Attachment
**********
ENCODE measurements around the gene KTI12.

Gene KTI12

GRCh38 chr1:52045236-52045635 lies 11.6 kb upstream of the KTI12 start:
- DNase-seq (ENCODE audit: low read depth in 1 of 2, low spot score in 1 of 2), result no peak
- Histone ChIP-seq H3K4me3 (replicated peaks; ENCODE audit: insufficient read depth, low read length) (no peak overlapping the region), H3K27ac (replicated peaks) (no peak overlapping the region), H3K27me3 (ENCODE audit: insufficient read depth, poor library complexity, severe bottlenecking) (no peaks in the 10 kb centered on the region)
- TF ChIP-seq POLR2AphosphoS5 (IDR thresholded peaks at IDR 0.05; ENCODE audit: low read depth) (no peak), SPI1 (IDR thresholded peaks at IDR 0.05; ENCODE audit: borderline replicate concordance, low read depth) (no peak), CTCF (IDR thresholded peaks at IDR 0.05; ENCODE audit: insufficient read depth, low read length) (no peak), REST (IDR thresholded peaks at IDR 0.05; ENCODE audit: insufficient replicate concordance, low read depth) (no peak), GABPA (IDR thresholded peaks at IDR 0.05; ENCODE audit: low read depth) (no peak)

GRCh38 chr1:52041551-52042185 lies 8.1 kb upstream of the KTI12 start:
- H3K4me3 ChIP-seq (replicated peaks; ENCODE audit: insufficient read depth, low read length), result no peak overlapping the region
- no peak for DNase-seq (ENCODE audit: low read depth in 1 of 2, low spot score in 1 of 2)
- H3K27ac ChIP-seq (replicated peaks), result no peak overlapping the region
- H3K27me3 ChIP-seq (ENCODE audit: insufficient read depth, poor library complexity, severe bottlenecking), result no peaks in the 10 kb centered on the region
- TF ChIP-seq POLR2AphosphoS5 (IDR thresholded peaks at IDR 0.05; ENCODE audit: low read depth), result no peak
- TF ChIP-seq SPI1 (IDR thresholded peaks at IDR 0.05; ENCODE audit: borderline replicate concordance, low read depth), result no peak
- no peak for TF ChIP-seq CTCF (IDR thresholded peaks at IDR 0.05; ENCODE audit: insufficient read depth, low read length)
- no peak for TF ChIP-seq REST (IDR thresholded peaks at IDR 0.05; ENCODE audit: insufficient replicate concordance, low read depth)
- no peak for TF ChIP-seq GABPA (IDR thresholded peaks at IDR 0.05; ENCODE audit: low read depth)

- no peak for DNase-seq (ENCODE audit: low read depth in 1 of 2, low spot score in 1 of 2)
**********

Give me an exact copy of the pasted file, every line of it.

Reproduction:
ENCODE measurements around the gene KTI12.

Gene KTI12

GRCh38 chr1:52045236-52045635 lies 11.6 kb upstream of the KTI12 start:
- DNase-seq (ENCODE audit: low read depth in 1 of 2, low spot score in 1 of 2), result no peak
- Histone ChIP-seq H3K4me3 (replicated peaks; ENCODE audit: insufficient read depth, low read length) (no peak overlapping the region), H3K27ac (replicated peaks) (no peak overlapping the region), H3K27me3 (ENCODE audit: insufficient read depth, poor library complexity, severe bottlenecking) (no peaks in the 10 kb centered on the region)
- TF ChIP-seq POLR2AphosphoS5 (IDR thresholded peaks at IDR 0.05; ENCODE audit: low read depth) (no peak), SPI1 (IDR thresholded peaks at IDR 0.05; ENCODE audit: borderline replicate concordance, low read depth) (no peak), CTCF (IDR thresholded peaks at IDR 0.05; ENCODE audit: insufficient read depth, low read length) (no peak), REST (IDR thresholded peaks at IDR 0.05; ENCODE audit: insufficient replicate concordance, low read depth) (no peak), GABPA (IDR thresholded peaks at IDR 0.05; ENCODE audit: low read depth) (no peak)

GRCh38 chr1:52041551-52042185 lies 8.1 kb upstream of the KTI12 start:
- H3K4me3 ChIP-seq (replicated peaks; ENCODE audit: insufficient read depth, low read length), result no peak overlapping the region
- no peak for DNase-seq (ENCODE audit: low read depth in 1 of 2, low spot score in 1 of 2)
- H3K27ac ChIP-seq (replicated peaks), result no peak overlapping the region
- H3K27me3 ChIP-seq (ENCODE audit: insufficient read depth, poor library complexity, severe bottlenecking), result no peaks in the 10 kb centered on the region
- TF ChIP-seq POLR2AphosphoS5 (IDR thresholded peaks at IDR 0.05; ENCODE audit: low read depth), result no peak
- TF ChIP-seq SPI1 (IDR thresholded peaks at IDR 0.05; ENCODE audit: borderline replicate concordance, low read depth), result no peak
- no peak for TF ChIP-seq CTCF (IDR thresholded peaks at IDR 0.05; ENCODE audit: insufficient read depth, low read length)
- no peak for TF ChIP-seq REST (IDR thresholded peaks at IDR 0.05; ENCODE audit: insufficient replicate concordance, low read depth)
- no peak for TF ChIP-seq GABPA (IDR thresholded peaks at IDR 0.05; ENCODE audit: low read depth)

- no peak for DNase-seq (ENCODE audit: low read depth in 1 of 2, low spot score in 1 of 2)